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Henry Rollins
June 28, 2016

On personal rebellion, making change locally and the importance of travel.

By Jessica R. Yurasek

Merely reading about Henry Rollins is not the best medium to receive his message. He has the presence and charisma of a performer. A man made for expressing himself. Best known for his role in the 80’s punk-rock band “Black Flag,” over the past few decades Rollins has expanded, working as an actor, spoken- word artist, writer, radio host and activist.

I sat down with Rollins on a January afternoon in Runyon Canyon, Hollywood’s dry, dusty mecca for weekday exercisers. He is a true man of action, a person not made to sit still. With a television show in the works for H2 the History channel, a feature film recently completed, ongoing voiceover work, three book projects, a weekly radio show on KCRW and several regular columns to write, Rollins took a break for this interview to talk about the importance of making change locally, the value of travel and what it means to be a rebel.

BFM: What does rebellion mean to you?

I can only think of it in American terms, being an American. The last real rebellion besides the 2008 global meltdown, that was the banks rebelling against all of us. The U.S. government bailed them out. They are criminals and they got paid. It’s the most amazing gangsta action America has ever seen. It makes Bonnie and Clyde look like small town. That’s a rebellion I’m not with.

Otherwise, the last big rebel- lion would be in 1861 when half of the country rebelled and succeeded against the other half. We’re still digging ourselves out of the ruination of America from 1861 to 1865 and not adhering to the 13th, 14th, and 15th amendments, my favorite ones of The Constitution.

But for me, rebellion — I don’t want to take up arms against some- body, I don’t want to hold a rifle and shoot at someone — for me, rebellion has always been an intellectual pursuit. The hardest adversary I’ve ever had to confront has been myself, and the hardest adversary I’ve ever had to defeat has been myself. The times I’ve had the most significant change in my life have been when I’ve rebelled against my- self and a way of thinking.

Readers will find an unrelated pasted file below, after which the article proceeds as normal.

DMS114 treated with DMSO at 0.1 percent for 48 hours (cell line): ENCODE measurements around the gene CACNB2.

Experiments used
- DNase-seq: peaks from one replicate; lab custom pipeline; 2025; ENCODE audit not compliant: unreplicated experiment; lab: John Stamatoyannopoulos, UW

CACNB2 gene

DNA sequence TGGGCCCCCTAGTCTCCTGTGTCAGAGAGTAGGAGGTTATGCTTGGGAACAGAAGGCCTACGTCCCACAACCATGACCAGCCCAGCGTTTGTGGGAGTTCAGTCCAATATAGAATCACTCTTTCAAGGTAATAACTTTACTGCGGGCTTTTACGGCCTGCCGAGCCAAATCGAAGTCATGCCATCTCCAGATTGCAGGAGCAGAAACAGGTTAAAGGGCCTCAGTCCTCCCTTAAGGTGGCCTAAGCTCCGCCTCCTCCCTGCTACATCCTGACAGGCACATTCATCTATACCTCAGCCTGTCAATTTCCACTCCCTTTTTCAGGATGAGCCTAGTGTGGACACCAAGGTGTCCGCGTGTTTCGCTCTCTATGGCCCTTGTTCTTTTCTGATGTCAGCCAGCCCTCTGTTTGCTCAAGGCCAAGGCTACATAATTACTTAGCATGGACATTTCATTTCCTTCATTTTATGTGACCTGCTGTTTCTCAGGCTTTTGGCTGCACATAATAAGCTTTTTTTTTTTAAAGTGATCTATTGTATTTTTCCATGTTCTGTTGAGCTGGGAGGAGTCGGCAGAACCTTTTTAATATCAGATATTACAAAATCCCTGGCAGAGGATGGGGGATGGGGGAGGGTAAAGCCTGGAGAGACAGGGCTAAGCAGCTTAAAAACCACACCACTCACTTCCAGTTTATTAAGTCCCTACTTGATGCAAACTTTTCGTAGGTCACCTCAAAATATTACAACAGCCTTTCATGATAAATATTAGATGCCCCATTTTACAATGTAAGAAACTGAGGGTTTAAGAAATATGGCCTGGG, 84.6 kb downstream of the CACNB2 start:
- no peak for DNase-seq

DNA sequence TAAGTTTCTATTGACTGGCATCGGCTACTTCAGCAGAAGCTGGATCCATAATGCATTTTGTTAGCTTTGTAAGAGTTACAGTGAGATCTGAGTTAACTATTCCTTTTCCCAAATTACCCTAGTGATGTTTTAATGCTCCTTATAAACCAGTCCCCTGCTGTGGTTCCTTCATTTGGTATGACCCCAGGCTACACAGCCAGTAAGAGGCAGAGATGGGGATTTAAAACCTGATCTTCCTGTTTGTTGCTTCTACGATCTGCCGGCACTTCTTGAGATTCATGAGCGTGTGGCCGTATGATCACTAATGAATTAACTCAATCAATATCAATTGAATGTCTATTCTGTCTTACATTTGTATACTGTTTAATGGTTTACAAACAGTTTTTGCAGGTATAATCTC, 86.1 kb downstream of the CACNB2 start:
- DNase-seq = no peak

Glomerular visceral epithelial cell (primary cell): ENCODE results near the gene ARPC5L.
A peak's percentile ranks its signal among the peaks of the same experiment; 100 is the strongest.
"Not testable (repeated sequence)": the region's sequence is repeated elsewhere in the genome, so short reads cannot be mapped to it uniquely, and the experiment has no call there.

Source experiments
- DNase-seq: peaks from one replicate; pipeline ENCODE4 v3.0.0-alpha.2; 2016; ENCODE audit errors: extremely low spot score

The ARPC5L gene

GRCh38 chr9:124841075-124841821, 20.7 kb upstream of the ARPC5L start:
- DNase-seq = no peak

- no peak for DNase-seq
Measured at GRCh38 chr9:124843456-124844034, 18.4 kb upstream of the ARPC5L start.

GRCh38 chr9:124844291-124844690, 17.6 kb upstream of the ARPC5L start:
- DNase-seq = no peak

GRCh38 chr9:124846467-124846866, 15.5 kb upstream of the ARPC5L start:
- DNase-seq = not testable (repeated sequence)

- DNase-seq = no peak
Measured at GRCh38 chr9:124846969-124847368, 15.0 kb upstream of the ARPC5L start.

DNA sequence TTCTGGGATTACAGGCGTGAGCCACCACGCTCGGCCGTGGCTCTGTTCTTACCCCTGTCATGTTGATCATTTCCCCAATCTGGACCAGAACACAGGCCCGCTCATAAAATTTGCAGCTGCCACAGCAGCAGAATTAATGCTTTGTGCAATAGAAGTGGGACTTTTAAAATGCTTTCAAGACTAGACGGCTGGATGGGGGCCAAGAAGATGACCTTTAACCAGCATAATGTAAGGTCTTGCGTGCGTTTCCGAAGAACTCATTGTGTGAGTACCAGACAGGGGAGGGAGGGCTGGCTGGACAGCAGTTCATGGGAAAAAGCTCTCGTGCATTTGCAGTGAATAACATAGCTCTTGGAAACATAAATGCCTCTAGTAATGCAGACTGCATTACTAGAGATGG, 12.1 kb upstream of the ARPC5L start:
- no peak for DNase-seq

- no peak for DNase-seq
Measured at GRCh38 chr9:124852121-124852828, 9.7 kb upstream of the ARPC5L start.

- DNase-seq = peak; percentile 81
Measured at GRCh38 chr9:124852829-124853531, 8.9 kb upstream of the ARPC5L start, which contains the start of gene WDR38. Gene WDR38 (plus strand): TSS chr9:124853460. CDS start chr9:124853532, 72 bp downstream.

My most significant rebellions have been against my own limitations, my own shortsightedness, my own prejudices. I’m sure I’ve had them, I’ve never been prejudicial against people of a different skin color or sexual orientation, that’s just too stupid for me. But I’m sure I’ve been prejudicial against something...mullets? But you know what I mean? Everyone’s got stuff.

Photo by Harun Mehmedinovic
Henry Rollins

Years ago when I was young I rebelled against my high school class- mates, teachers and parents. I went to school with country club kids who don’t pay for stuff. They break stuff and don’t pay. They were very conformist. I was called names. They’d all laugh. But punk rock, when I heard Joe Strummer, The Clash, Sex Pistols and Ramones, I was a mouth without a scream and that was the soundtrack for that roar. Punk rock helped me [realize] I should have learned to question authority from Thomas Jefferson, but they never taught that to me in school, so I learned it from Joe Strummer. He became my civics 101, he became my founding father really. And question authority? That blew my mind.

That was a rebellion but it wasn’t fists. I had conquered my mind and the mind needs to be conquered and re-conquered constantly. At least mine does. So you might say I’m in a constant state of rebellion. You might not see it, but I know it’s important in my life.

One can go through many personal rebellions, intellectual rebellions, and maybe one should. Maybe it’s a way to scrape the barnacles off your own hull if you will, or floss your brain, floss your attitude, get the plaque off. That’s why I travel where I travel.

BFM: Where do you travel?

I go all over Africa, the Middle East, South East Asia, Central Asia, North Korea, Pakistan, Afghanistan, Syria, Lebanon, I’ve been to these places. I’m not trying to impress you nor am I an expert on any of them, but I go to see something different.

BFM: How do you choose those places?

Some of the places choose me. The last president had his axis of evil. My goal was to go to all three axis of evil countries while he was in office. I did two out of the three. It took three years to get my North Korean visa, but I finally got it.